Markets, Economy

Weekly Kickstart (03/04/2019-03/08/2019)

3/4/19 8:00 AM

iStock-626627280.jpgStocks continued higher last week, as the S&P 500 rose by 0.39 percent to 2,803.69. That left the benchmark index up 11.84 percent 2019-to-date, and just 4.34 percent below the all-time closing high hit last September. However, with a lot of uncertainty still surrounding the trade negotiations with China and various other potential headwinds, some pullback in the market would not be too surprising following this roughly 20 percent, V-shaped bounce off of the December lows. Perhaps more important, though, is that even after the big rebound in equity valuations, the medium-term prospects for stocks remain favorable. For example, the Dow Jones Industrial Average (DJIA) prior to last week’s fractional decline had experienced nine consecutive weekly gains. Such a pattern has occurred more than a dozen times in the past 120 years and not once coincided with a major market top.

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Similarly, every time in the past when the NASDAQ had risen for nine weeks in a row it closed higher at some point during the following three months. The S&P 500 is the one major index in the current run-up that has not risen for nine straight weeks, but it did post a solid gain in both January and February. In the 27 post-WWII occurrences of the S&P 500 rallying during the first two months of a year it continued higher into yearend 93 percent of the time. Other positive signs for equities include that breadth has been very strong during the Q1 rebound and volatility has generally trended lower, two things typically not seen during a “bear market bounce.” Of course past performance does not necessarily predict future results but given the potential for some consolidation or even retracement in the near-term, such statistics should be encouraging. Additional assistance navigating the current market environment is available by consulting with a professional financial advisor and as always, we are here to help with any question you may have.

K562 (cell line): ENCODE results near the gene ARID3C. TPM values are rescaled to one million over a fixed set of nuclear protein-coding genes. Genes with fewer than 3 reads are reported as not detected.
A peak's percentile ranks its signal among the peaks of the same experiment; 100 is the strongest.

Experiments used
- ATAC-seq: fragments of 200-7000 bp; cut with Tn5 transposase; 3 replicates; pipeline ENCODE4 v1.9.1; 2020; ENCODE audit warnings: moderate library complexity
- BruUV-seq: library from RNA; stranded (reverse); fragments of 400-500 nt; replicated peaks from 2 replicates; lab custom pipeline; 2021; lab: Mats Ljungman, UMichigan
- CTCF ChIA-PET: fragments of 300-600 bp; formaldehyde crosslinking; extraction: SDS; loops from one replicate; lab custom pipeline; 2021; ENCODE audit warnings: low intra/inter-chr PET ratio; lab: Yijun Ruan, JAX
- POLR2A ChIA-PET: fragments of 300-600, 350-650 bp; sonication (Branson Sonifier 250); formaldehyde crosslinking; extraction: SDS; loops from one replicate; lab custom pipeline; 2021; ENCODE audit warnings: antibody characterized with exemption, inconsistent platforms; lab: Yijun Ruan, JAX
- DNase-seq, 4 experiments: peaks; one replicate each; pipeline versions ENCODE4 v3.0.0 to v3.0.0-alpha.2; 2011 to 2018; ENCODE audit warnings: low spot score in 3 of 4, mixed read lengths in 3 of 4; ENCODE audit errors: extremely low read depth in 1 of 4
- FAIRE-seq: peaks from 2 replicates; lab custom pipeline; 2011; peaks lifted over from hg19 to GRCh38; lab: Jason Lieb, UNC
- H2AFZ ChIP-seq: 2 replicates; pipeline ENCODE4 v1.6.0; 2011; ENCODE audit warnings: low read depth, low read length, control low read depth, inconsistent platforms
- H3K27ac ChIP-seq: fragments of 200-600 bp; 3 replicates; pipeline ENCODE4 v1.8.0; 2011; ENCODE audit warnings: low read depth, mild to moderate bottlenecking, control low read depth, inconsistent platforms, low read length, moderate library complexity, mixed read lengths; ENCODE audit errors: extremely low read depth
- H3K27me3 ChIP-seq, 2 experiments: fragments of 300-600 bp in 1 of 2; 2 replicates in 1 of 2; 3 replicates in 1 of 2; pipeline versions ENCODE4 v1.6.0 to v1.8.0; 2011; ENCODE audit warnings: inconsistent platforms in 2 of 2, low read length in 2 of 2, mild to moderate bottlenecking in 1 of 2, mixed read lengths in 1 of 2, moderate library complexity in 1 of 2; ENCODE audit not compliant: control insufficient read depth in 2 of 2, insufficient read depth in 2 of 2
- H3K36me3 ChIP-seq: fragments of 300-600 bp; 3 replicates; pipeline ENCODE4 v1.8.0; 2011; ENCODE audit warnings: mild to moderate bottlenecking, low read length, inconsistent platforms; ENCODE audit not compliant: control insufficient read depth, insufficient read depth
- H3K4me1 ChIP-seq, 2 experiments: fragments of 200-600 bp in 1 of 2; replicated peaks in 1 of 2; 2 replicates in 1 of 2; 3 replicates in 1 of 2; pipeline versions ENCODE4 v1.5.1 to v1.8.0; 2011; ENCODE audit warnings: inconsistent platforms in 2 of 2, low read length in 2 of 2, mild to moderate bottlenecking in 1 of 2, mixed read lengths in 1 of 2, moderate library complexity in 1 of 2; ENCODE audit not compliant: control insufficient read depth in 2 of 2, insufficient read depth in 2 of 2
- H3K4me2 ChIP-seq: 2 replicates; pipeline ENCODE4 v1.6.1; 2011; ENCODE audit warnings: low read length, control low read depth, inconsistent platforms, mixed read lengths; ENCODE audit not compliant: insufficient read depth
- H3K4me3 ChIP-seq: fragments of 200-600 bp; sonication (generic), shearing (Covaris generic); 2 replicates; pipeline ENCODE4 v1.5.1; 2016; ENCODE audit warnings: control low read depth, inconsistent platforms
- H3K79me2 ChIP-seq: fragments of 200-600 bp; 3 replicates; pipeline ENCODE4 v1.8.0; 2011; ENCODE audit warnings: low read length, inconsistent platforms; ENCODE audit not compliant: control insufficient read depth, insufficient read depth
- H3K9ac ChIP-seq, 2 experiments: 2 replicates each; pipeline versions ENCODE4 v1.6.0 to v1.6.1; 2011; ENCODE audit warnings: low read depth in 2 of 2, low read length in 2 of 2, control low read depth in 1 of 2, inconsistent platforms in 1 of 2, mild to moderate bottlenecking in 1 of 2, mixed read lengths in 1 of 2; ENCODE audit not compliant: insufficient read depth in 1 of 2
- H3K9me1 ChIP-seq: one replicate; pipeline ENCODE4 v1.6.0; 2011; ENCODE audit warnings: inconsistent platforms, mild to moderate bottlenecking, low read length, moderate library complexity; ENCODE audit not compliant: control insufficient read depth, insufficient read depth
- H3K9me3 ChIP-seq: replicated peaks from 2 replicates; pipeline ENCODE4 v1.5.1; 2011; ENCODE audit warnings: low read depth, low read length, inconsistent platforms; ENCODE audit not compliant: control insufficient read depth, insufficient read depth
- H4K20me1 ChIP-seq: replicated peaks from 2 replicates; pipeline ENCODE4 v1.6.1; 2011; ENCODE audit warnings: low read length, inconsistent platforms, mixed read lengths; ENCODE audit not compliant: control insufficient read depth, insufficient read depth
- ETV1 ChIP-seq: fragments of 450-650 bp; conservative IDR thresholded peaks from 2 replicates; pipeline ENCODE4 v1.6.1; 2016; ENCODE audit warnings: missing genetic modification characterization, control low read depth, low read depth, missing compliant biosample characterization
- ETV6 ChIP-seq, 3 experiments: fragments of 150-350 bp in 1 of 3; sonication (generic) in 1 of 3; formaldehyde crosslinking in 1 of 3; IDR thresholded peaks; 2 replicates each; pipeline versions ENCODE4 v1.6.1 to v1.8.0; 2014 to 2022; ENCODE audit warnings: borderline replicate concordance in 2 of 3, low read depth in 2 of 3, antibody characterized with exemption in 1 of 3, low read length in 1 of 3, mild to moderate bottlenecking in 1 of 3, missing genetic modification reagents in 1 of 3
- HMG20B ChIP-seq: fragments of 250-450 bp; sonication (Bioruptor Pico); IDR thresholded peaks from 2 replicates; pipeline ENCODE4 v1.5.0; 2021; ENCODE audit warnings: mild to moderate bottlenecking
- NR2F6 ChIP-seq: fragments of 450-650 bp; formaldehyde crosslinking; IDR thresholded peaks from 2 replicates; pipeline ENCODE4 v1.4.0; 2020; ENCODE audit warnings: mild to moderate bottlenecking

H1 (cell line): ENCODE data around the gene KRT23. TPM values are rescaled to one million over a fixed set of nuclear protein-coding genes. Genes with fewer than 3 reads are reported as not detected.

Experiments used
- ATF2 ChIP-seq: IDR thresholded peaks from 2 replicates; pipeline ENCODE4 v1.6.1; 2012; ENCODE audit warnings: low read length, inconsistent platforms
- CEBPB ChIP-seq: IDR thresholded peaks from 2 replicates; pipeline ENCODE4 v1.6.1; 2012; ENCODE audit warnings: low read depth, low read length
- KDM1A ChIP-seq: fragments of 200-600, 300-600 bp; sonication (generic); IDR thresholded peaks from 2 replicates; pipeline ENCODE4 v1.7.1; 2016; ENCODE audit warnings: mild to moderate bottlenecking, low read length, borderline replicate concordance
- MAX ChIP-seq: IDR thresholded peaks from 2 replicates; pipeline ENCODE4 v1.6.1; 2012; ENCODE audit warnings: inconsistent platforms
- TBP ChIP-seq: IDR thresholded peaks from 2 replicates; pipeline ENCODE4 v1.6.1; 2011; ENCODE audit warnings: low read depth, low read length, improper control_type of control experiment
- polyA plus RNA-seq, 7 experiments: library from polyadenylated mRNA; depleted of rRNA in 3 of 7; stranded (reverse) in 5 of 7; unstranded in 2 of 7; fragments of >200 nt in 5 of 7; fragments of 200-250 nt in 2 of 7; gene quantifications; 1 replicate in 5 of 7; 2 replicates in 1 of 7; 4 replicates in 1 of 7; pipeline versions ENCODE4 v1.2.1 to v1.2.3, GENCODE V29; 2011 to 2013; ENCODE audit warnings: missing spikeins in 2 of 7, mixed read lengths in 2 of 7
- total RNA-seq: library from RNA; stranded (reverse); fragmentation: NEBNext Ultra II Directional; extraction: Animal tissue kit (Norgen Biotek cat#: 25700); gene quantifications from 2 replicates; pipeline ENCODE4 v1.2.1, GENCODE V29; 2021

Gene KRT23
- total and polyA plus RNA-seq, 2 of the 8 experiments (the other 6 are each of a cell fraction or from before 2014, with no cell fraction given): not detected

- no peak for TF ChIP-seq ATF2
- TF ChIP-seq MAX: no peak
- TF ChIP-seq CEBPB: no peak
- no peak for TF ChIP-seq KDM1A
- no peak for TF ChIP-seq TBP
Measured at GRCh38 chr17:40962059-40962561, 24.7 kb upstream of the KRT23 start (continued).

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To recap a few of the things we learned about the economy last week, the positives included that the 30-year mortgage rate held near a 1-year low, home purchase applications increased, building authorizations rose, pending home sales improved, housing inflation moderated, income growth firmed, consumer confidence jumped, and U.S. gross domestic product (GDP) during the fourth quarter of 2018 expanded by more than forecast. As for the negatives, the nation’s trade deficit (in goods) widened, housing starts plunged, gauges of both national and regional manufacturing activity continued to send mixed signals, consumer spending declined, and the number of Americans making first-time claims for unemployment benefits increased. This week the pace of economic data picks up slightly with a few important reports on construction, real estate, services sector activity, productivity, and employment scheduled to be released, including the potentially market-moving February job report from the Bureau of Labor Statistics (BLS) due out on Friday.

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**A more detailed snapshot of the U.S. economy can be found here.**

What To Watch:

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Sources: Econoday, Twitter, The Fat Pitch, FRBSL

Post author: Charles Couch

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